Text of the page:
The Sunday Telegraph

Iran’s tragic truth


The man who has won Iran’s rigged presidenti­al election should be in prison, not power. Ebrahim Raisi was the youngest member of the 1988 Tehran death commission, accused of murdering 3,000 opposition prisoners. This did not come up in the presidenti­al debates. Nearly 600 people registered to run; the allpowerfu­l guardian council whittled it down to seven, three of whom later dropped out – so it is no surprise that the most fanatical candidate polled top on a risible turnout. Iranian democracy is an unfunny joke. The fact that the Biden administra­tion is trying to rescue a nuclear deal with this crooked regime, responsibl­e for repressing its own people and criminally mismanagin­g its economy, is a tragic punchline.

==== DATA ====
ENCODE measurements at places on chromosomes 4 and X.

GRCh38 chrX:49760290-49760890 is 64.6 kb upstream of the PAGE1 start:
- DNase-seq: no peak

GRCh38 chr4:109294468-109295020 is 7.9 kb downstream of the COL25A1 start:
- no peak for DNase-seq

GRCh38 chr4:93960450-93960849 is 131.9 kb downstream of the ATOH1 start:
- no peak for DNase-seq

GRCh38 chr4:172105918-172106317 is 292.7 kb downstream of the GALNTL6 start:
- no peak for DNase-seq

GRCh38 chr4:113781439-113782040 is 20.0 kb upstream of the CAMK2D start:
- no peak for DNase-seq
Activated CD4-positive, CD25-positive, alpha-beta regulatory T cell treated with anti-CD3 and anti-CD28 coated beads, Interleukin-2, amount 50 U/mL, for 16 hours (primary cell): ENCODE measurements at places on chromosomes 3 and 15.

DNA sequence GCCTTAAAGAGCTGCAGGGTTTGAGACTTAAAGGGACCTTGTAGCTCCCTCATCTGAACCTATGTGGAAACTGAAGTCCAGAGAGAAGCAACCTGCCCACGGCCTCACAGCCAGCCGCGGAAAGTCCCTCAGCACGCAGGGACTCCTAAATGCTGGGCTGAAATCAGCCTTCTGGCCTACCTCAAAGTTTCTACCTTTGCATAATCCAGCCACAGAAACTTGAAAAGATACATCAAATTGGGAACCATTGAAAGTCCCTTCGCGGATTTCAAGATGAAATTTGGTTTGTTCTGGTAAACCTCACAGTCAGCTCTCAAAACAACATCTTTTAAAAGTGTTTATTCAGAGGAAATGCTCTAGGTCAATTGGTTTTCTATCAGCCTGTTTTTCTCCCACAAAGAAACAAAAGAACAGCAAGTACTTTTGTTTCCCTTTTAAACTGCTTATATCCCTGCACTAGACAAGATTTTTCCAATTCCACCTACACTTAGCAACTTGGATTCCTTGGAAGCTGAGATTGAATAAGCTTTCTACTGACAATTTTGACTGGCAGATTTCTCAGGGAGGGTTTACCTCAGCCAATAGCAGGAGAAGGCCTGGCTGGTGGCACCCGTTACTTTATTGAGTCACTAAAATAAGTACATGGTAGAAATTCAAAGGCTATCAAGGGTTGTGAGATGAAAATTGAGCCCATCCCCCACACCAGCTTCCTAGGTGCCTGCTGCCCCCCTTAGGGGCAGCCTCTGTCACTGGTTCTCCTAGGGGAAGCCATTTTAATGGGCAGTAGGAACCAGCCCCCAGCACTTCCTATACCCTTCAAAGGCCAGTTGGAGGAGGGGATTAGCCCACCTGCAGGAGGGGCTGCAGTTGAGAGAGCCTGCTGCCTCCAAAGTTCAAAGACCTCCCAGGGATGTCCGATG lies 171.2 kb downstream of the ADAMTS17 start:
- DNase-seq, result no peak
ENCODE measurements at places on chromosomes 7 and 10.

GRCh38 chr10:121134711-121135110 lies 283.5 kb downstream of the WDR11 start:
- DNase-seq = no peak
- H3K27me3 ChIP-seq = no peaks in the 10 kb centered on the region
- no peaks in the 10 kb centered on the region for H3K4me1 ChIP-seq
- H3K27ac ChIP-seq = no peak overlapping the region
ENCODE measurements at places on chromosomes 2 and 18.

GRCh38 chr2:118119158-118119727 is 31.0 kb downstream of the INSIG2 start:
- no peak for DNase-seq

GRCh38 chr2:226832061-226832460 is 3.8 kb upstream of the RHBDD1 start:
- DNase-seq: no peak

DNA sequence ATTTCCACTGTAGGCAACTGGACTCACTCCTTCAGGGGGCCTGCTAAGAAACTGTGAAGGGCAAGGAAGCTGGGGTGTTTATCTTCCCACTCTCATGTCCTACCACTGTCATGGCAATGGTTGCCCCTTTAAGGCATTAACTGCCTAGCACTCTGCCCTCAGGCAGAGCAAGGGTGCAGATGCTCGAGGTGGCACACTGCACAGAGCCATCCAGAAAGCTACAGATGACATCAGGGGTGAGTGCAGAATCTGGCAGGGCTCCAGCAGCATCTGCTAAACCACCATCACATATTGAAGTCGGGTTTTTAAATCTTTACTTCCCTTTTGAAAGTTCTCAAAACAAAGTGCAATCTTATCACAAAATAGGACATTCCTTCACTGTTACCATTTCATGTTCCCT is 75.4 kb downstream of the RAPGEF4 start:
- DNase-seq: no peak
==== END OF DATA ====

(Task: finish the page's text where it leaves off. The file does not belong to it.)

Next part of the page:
On this, Donald Trump was right: doing business with Tehran merely plays into the extremists’ hands. The mullahs have no intention of building a lasting peace. The Obama-era nuclear deal, heralded by naive Westerners as a latter-day glasnost, did nothing to contain Iranian imperialis­m and terrorism, or – remarkably – the country’s missile programme, even though it could one day be used to deliver a nuclear strike. Since the deal fell apart, Tehran has started enriching uranium to frightenin­gly high levels, and the UN watchdog is finding it harder to do its job. This is not a peaceful programme.

Mr Raisi, a foreign policy hardliner, might wish to put the Obama deal back into effect for its economic benefits, but cannot be trusted not to leverage the windfall to military advantage, readying his nation to become a nuclear player. He poses a danger to the region – and to his own people, for whom life gets tougher every day.

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